Republic of Haiti
Republique d'Haiti/Repiblik d' Ayiti
Joined United Nations: 24 October 1945
Human Rights as assured by their constitution
Updated 16 December 2012
BASIC RIGHTS AND DUTIES OF THE CITIZEN
THE NATURE OF CITIZENSHIP
Citizenship entails both civil and political rights.
ARTICLE 16 -1 :
The enjoyment, exercise, suspension and loss of these rights are regulated by law.
The age of majority is eighteen (18) years.
All Haitians, regardless of sex or marital status, who have attained twenty-one years of age may exercise their political and civil rights if
they meet the other conditions prescribed by the Constitution and by the law.
Haitians shall be equal before the law, subject to the special advantages conferred on native-born Haitians who have never renounced their
RIGHT TO LIFE AND HEALTH
The State has the absolute obligation to guarantee the right to life, health, and respect of the human person for all citizens without
distinction, in conformity with the Universal Declaration of the Right of Man.
The death penalty is abolished in all cases.
The crime of high treason consists in bearing arms in a foreign army against the Republic, serving a foreign nation in a conflict with the
Republic, in any official's stealing State property entrusted to his management, or any violation of the Constitution by those responsible for
The crime of high treason is punishable by forced labor for life without commutation of sentence.
The State recognizes the right of every citizen to decent housing, education, food and social security.
The State has the obligation to ensure for all citizens in all territorial divisions appropriate means to ensure protection, maintenance and
restoration of their health by establishing hospitals, health centers and dispensaries.
Individual liberty is guaranteed and protected by the State.
No one may be prosecuted, arrested or detained except in the cases determined by law and in the manner it prescribes.
Except where the perpetrator of a crime is caught in the act, no one may be arrested or detained other than by written order of a legally
For such an order to be carried out, the following requirements must be met:
a) It must formally state the reason in Creole and in French for the arrest or detention and the provision of the law that provides for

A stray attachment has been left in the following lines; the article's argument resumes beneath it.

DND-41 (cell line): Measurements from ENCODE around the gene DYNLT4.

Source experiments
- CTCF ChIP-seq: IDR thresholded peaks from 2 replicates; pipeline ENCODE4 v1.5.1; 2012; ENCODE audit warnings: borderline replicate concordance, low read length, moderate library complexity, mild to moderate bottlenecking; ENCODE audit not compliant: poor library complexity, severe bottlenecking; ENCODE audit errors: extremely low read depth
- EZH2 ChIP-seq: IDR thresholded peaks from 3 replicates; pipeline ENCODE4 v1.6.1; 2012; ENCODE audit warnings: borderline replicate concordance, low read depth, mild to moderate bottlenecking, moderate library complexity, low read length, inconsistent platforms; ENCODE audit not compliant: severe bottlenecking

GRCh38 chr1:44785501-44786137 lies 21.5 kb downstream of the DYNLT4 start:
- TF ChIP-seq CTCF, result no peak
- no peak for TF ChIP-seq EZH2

punishment of the act charged.
b) Legal notice must be given and a copy of the order must be left with the accused at the time of its execution;
c) The accused must be notified of his right to be assisted by counsel at all phases of the investigation of the case up to the final judgment;
d) Except where the perpetrator of a crime is caught in the act, no arrest by warrant and no search may take place between six (6) p.m.
and six (6) a.m..
e) Responsibility for an offense is personal, and no one may be arrested in the place of another.
Any unnecessary force or restraint in the apprehension of a person or in keeping him under arrest, or any psychological pressure or
physical brutality, especially during interrogation, is forbidden.
No one may be interrogated without his attorney or a witness of his choice being present.
No one may be kept under arrest more than forty-eight (48) hours unless he has appeared before a judge asked to rule on the legality of
the arrest and the judge has confirmed the arrest by a well-founded decision.
In the case of a petty violation, the accused shall be referred to a justice of the peace, who shall then hand down a final decision.
In the case of more serious offenses or crimes, an appeal may be filed, without prior permission, simply by addressing a petition to the
presiding judge of the competent civil court, who, on the basis of the oral statement of the prosecutor, shall rule on the legality of the
arrest and detention, in a special session of the court, without postponement or rotation of judges, all other cases being suspended.
If the arrest is judged to be illegal, the judge shall order the immediate release of the arrested person and that order shall be enforceable
immediately, regardless of any appeal to a higher court or the supreme court for an order forbidding enforcement of the judgment.
Any violation of the provisions on individual liberty are arbitrary acts. Injured parties may, without prior authorization, appeal to the
competent courts, to bring suit against the authors and perpetrators of these arbitrary acts, regardless of their rank or the body to which
Government officials and employees are directly liable under civil and administrative criminal law for acts carried out in violation of rights.
In such cases, civil liability extends to the State as well.
FREEDOM OF EXPRESSION
Every Haitian has the right to express his opinions freely on any matter by any means he chooses.
Journalists shall freely exercise their profession within the framework of the law. Such exercise may not be subject to any authorization
or censorship, except in the case of war.
Journalists may not be compelled to reveal their sources. However, it is their duty to verify the authenticity and accuracy of information.
It is also their obligation to respect the ethics of their profession.
All offenses involving the press and abuses of the right of expression come under the code of criminal law.
The right of petition is recognized. It is exercised personally by one or more citizens but never in the name of a body.
All petitions to the Legislative Branch must give rise to the regulatory procedure for ruling upon their purpose.
FREEDOM OF CONSCIENCE
All religions and faiths shall be freely exercised. Everyone is entitled to profess his religion and practice his faith, provided the exercise of